Calculating The Cost Of Turnover
Employee turnover is a huge issue for businesses everywhere. The entire process of searching for and then hiring the right candidate for a job expends a lot of time and money. So when the person hand-picked to work for a company leaves, the pain can be much worse.
Facing a tight labor market, those in the commercial cleaning industry are increasingly met with employee turnover. Figuring out exactly how much this turnover is costing a company is important.
Realizing the quagmire human resources departments face when trying to calculate turnover, Human Resource Executive ran a column providing unique insight into how turnover might be impacting business differently than what’s widely been believed.
The column cites research from the University of California Santa Barbara studying the impact turnover had on job performance in retail operations where frontline sales workers were leaving. The research discovered that a negative impact arose before the employees left the job. In fact, the business was negatively impacted by the situation when the employee first gave his or her two weeks’ notice, during those two weeks after the notice, at the time right after the employee left and during the period where the new employee replacing the position was being brought on board. Furthermore, the research shows that the majority of the damage was done before the employee left.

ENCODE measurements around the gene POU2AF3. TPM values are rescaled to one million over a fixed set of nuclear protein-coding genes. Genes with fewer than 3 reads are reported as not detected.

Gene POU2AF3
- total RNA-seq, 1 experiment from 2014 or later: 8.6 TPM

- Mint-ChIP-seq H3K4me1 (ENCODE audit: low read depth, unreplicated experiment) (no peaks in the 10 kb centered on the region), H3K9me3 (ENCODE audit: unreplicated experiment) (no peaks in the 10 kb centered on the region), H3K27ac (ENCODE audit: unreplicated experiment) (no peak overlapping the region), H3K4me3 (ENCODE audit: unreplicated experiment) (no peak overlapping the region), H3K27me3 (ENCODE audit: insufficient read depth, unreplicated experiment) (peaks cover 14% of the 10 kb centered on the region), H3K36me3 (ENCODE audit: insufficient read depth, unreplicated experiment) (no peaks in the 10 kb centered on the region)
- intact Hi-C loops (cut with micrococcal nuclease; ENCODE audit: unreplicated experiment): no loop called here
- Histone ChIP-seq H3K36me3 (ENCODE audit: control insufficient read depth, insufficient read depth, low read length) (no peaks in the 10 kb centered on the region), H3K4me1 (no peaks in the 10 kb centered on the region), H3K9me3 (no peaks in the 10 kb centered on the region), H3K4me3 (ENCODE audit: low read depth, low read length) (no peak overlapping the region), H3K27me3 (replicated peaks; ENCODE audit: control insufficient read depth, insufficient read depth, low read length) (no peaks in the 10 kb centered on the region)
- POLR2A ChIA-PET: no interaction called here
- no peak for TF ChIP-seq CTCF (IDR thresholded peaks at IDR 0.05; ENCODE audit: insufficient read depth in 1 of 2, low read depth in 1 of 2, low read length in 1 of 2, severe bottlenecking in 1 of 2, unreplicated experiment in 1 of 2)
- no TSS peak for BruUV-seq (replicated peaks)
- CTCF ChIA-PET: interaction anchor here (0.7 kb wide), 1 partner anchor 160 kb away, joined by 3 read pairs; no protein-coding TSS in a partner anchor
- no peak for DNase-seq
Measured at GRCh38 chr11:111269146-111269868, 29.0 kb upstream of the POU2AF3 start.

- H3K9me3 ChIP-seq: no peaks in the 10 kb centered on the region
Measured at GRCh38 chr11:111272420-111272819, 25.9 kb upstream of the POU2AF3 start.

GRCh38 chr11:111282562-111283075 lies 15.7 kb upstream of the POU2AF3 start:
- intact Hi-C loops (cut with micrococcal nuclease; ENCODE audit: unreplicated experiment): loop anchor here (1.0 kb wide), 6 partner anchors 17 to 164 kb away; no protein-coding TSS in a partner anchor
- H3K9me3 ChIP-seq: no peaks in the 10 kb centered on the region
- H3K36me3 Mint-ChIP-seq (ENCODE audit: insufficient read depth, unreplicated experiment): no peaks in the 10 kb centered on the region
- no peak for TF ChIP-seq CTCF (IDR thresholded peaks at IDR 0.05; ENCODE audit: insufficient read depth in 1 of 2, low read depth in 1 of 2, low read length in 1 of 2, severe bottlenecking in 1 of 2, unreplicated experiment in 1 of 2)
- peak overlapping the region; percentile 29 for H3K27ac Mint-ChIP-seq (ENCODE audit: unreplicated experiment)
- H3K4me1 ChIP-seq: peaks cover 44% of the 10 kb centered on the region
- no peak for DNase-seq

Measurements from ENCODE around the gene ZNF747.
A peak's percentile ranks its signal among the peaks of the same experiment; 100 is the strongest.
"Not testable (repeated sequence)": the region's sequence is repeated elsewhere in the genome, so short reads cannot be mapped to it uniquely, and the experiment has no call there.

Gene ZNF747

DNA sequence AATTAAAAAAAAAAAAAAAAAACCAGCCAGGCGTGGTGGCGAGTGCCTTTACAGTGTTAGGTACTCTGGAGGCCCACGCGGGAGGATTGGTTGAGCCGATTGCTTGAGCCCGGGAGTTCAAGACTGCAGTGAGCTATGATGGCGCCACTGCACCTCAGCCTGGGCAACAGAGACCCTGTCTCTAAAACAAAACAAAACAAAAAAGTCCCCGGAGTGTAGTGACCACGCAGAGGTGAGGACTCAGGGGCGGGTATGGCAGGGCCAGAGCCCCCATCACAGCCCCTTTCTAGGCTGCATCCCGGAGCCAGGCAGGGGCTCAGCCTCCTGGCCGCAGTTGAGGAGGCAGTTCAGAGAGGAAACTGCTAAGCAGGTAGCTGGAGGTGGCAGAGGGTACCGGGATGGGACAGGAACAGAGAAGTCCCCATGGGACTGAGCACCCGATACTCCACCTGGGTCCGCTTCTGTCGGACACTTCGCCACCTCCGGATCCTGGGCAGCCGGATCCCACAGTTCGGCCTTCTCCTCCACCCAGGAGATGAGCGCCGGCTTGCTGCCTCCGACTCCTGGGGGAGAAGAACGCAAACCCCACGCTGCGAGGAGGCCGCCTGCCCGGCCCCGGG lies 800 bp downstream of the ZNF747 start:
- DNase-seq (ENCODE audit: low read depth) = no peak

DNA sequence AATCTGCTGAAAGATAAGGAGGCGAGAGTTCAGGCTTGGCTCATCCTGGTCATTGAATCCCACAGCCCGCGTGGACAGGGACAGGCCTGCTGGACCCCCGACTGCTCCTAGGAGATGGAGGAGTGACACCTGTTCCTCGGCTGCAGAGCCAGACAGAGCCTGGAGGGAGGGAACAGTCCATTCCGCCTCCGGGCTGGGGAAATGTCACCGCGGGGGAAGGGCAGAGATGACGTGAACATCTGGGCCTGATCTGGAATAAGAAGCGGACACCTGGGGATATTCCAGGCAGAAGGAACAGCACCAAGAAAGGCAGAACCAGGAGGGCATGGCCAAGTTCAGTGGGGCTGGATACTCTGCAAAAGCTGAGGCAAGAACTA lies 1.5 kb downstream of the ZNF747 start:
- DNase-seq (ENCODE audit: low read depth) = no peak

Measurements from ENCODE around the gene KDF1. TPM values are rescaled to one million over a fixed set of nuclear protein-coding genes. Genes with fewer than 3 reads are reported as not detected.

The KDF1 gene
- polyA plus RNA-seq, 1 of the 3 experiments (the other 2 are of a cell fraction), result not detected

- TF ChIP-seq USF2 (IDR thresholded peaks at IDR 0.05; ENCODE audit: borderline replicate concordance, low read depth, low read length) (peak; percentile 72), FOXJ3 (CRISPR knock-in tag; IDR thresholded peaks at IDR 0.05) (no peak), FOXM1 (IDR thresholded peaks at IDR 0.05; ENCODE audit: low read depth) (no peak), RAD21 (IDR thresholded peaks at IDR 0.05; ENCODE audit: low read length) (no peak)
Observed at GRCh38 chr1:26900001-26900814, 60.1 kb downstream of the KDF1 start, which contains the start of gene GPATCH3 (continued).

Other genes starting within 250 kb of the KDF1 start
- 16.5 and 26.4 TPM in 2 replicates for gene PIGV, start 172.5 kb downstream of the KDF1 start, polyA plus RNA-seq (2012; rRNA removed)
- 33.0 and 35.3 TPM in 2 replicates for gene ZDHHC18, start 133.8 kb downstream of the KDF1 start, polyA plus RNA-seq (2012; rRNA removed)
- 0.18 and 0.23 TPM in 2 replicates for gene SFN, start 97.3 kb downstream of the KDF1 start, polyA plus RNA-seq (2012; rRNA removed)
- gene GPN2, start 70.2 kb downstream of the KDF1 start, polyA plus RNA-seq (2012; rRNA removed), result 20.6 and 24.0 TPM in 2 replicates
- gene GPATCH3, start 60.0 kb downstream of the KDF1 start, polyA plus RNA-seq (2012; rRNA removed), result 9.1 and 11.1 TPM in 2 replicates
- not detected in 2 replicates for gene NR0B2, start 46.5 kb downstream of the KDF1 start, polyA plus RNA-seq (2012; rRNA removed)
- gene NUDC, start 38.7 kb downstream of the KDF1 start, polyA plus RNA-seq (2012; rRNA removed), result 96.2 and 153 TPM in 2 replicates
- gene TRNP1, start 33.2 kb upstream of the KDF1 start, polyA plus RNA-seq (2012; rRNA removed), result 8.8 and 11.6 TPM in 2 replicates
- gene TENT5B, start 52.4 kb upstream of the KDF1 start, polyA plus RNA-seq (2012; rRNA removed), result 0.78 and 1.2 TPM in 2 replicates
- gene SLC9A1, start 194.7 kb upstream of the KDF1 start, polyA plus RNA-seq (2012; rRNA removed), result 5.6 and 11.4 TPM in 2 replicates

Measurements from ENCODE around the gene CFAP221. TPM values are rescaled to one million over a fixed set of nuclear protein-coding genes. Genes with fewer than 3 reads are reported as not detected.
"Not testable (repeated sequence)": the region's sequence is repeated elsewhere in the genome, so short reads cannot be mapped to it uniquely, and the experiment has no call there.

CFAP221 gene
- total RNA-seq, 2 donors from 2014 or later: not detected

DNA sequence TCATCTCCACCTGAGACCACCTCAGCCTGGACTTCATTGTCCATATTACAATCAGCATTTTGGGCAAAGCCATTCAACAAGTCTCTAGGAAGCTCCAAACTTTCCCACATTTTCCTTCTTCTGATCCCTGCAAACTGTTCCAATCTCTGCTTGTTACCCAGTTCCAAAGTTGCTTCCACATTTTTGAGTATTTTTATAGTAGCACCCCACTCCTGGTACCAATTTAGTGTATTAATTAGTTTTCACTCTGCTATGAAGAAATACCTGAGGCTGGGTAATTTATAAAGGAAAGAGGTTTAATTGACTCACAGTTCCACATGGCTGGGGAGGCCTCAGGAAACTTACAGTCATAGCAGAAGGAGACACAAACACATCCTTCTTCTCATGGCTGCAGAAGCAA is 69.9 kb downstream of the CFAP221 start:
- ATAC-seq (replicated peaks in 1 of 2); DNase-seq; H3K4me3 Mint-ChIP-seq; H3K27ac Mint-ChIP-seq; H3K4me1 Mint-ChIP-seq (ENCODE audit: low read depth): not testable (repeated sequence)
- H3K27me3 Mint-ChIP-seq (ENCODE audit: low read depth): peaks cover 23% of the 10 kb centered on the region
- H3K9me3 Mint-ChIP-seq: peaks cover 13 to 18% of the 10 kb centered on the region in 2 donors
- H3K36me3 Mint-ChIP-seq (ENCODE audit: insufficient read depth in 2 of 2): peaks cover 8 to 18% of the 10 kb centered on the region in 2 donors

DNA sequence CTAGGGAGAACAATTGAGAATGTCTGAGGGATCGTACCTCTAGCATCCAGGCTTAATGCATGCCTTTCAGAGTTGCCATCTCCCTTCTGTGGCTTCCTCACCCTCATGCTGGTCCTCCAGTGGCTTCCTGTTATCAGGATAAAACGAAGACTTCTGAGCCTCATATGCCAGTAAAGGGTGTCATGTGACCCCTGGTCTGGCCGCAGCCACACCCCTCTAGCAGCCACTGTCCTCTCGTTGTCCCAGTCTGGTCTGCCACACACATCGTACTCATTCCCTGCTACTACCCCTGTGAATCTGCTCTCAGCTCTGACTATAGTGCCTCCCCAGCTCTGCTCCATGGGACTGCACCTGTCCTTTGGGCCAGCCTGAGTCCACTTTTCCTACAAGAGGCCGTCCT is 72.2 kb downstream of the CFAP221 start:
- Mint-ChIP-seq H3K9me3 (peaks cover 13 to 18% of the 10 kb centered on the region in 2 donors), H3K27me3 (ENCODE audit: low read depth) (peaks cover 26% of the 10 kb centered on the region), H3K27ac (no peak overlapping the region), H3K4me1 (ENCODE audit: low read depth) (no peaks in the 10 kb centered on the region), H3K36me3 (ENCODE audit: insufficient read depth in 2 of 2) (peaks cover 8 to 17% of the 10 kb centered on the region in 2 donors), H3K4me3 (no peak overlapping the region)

The study found the cost of turnover was so damning before the actual position change took place because the person leaving was putting forth much less effort and the office itself was experiencing a decrease in morale.
Human Resource Executive concluded that the cost of one employee leaving a company is equal to losing about a third of what that employee made in a year. However, it cautions that figure does not factor in the cost of hiring a new worker.
Disclaimer: Please note that Facebook comments are posted through Facebook and cannot be approved, edited or declined by CleanLink.com. The opinions expressed in Facebook comments do not necessarily reflect those of CleanLink.com or its staff. To find out more about Facebook commenting please read the Conversation Guidelines.